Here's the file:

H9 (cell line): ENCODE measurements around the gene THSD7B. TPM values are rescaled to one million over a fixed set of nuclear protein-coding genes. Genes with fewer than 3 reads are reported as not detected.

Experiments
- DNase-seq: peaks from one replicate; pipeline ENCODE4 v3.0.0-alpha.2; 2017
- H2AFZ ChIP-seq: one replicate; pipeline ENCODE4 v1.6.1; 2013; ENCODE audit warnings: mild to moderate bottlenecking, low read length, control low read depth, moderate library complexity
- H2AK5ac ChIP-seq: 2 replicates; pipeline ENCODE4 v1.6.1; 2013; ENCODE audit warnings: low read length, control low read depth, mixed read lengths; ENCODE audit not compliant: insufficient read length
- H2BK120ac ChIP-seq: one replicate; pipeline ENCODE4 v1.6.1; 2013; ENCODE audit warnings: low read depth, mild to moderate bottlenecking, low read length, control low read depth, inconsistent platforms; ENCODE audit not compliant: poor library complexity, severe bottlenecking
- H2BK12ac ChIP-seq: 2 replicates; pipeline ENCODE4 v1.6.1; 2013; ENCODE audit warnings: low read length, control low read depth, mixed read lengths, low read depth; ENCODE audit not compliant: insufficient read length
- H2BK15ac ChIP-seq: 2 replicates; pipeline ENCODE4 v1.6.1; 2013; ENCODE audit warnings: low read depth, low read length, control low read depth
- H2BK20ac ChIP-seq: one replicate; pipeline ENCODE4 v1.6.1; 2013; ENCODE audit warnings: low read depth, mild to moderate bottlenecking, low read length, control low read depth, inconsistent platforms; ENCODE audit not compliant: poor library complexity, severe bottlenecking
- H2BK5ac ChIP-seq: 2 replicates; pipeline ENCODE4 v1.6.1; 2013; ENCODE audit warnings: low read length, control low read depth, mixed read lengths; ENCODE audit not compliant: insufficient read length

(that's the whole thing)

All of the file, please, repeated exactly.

H9 (cell line): ENCODE measurements around the gene THSD7B. TPM values are rescaled to one million over a fixed set of nuclear protein-coding genes. Genes with fewer than 3 reads are reported as not detected.

Experiments
- DNase-seq: peaks from one replicate; pipeline ENCODE4 v3.0.0-alpha.2; 2017
- H2AFZ ChIP-seq: one replicate; pipeline ENCODE4 v1.6.1; 2013; ENCODE audit warnings: mild to moderate bottlenecking, low read length, control low read depth, moderate library complexity
- H2AK5ac ChIP-seq: 2 replicates; pipeline ENCODE4 v1.6.1; 2013; ENCODE audit warnings: low read length, control low read depth, mixed read lengths; ENCODE audit not compliant: insufficient read length
- H2BK120ac ChIP-seq: one replicate; pipeline ENCODE4 v1.6.1; 2013; ENCODE audit warnings: low read depth, mild to moderate bottlenecking, low read length, control low read depth, inconsistent platforms; ENCODE audit not compliant: poor library complexity, severe bottlenecking
- H2BK12ac ChIP-seq: 2 replicates; pipeline ENCODE4 v1.6.1; 2013; ENCODE audit warnings: low read length, control low read depth, mixed read lengths, low read depth; ENCODE audit not compliant: insufficient read length
- H2BK15ac ChIP-seq: 2 replicates; pipeline ENCODE4 v1.6.1; 2013; ENCODE audit warnings: low read depth, low read length, control low read depth
- H2BK20ac ChIP-seq: one replicate; pipeline ENCODE4 v1.6.1; 2013; ENCODE audit warnings: low read depth, mild to moderate bottlenecking, low read length, control low read depth, inconsistent platforms; ENCODE audit not compliant: poor library complexity, severe bottlenecking
- H2BK5ac ChIP-seq: 2 replicates; pipeline ENCODE4 v1.6.1; 2013; ENCODE audit warnings: low read length, control low read depth, mixed read lengths; ENCODE audit not compliant: insufficient read length